И все-таки они это сделали! Конечно, были сомнения - смогут ли индексы в пятый день подряд переписать свои исторические максимумы? Но, с другой стороны, вся обстановка и внешний фон вчерашнего дня способствовали этому.
BRITISH consumer health giant Reckitt Benckiser yesterday gobbled US infant and child nutrition firm Mead Johnson for US$16.6 billion in a takeover which targets rapid growth in Asia. The friendly deal,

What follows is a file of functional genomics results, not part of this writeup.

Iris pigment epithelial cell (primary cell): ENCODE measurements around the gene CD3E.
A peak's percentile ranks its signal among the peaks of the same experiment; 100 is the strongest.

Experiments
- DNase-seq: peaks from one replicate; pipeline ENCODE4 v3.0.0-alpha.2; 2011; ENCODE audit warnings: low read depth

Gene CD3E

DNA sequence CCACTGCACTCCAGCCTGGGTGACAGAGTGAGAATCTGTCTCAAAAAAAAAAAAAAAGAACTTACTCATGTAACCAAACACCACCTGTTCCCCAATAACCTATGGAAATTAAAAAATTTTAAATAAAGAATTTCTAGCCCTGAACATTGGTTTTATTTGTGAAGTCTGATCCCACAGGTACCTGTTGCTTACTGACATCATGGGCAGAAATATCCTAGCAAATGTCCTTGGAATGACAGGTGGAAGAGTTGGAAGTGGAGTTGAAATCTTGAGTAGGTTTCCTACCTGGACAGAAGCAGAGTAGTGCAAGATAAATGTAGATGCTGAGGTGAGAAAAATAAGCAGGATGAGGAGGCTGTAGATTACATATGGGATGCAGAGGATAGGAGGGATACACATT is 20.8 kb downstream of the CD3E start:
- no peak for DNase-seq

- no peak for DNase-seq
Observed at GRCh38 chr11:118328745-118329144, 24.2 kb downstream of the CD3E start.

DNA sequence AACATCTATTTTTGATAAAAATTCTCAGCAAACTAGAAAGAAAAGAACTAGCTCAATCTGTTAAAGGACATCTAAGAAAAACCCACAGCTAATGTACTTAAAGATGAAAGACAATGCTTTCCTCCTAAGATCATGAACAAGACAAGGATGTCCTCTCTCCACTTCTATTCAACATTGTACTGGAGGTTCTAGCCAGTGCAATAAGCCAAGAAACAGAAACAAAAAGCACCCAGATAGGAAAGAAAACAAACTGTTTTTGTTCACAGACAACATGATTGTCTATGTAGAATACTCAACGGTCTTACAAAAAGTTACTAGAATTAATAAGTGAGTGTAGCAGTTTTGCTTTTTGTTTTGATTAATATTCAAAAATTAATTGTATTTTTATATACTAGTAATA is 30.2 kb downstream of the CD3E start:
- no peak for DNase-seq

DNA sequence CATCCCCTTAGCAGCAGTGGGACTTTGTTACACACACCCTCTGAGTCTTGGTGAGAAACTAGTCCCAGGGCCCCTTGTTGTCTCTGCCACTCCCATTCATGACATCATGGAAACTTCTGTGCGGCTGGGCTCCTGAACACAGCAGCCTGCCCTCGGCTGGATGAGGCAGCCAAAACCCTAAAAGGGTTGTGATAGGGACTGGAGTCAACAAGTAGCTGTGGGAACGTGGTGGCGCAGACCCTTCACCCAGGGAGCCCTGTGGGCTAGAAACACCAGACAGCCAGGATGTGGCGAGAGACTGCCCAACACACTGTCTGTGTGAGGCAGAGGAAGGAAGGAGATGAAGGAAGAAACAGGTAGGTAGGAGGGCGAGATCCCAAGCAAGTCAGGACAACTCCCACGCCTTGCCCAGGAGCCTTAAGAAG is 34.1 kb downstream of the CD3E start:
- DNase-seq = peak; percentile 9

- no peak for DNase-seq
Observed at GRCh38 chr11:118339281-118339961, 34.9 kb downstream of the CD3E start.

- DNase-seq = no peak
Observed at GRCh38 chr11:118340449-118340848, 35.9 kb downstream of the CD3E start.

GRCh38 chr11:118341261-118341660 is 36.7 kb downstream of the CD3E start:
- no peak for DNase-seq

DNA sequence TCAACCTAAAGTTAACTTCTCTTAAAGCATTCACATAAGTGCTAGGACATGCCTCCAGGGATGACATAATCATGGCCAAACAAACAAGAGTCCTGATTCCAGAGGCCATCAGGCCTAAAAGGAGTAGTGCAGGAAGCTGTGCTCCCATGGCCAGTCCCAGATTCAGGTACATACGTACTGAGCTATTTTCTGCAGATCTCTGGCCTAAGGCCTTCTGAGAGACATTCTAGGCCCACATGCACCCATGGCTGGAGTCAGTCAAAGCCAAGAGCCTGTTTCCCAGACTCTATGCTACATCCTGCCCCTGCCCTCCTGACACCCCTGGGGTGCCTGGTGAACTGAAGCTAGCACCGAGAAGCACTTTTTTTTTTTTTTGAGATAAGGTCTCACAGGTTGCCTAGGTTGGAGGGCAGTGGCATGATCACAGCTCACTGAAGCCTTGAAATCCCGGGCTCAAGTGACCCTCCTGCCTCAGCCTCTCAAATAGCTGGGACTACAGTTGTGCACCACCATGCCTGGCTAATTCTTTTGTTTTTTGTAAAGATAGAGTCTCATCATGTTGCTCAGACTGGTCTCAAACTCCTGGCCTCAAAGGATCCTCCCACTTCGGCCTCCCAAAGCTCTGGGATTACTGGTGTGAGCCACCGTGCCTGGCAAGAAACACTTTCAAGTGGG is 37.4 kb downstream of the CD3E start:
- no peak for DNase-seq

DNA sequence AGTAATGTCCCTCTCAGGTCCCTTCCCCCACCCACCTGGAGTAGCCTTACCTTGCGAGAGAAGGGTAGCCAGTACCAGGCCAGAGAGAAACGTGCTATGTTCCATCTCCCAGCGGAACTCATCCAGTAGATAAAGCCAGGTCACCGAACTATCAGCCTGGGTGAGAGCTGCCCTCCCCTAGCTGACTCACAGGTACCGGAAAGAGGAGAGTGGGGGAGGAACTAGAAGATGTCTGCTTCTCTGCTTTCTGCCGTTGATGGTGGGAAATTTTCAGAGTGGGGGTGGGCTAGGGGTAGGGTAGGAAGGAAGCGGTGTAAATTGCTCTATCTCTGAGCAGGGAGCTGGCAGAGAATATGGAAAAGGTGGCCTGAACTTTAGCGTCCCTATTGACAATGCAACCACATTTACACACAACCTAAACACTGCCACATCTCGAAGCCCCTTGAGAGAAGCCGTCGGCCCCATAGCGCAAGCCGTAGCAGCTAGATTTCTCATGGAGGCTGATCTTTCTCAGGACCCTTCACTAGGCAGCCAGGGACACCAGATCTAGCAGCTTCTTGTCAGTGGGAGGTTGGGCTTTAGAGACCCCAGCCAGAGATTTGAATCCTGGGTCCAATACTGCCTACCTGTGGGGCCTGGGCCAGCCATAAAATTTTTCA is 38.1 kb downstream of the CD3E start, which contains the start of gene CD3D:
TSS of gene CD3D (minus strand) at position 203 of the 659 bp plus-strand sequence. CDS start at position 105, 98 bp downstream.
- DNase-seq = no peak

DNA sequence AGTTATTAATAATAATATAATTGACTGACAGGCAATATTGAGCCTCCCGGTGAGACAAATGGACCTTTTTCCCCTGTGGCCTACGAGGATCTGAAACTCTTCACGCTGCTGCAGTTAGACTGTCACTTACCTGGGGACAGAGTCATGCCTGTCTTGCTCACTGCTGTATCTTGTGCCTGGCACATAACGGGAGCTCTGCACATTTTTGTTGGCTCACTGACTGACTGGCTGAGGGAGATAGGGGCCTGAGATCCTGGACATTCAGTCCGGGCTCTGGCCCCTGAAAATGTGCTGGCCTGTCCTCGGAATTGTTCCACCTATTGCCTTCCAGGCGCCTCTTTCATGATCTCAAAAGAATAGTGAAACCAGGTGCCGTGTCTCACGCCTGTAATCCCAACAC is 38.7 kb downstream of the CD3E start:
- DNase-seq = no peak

Key highlights this week include earnings results from Allergan (AGN) and Glaxo, Sanofi's update regarding Praluent and Teva's ongoing woes.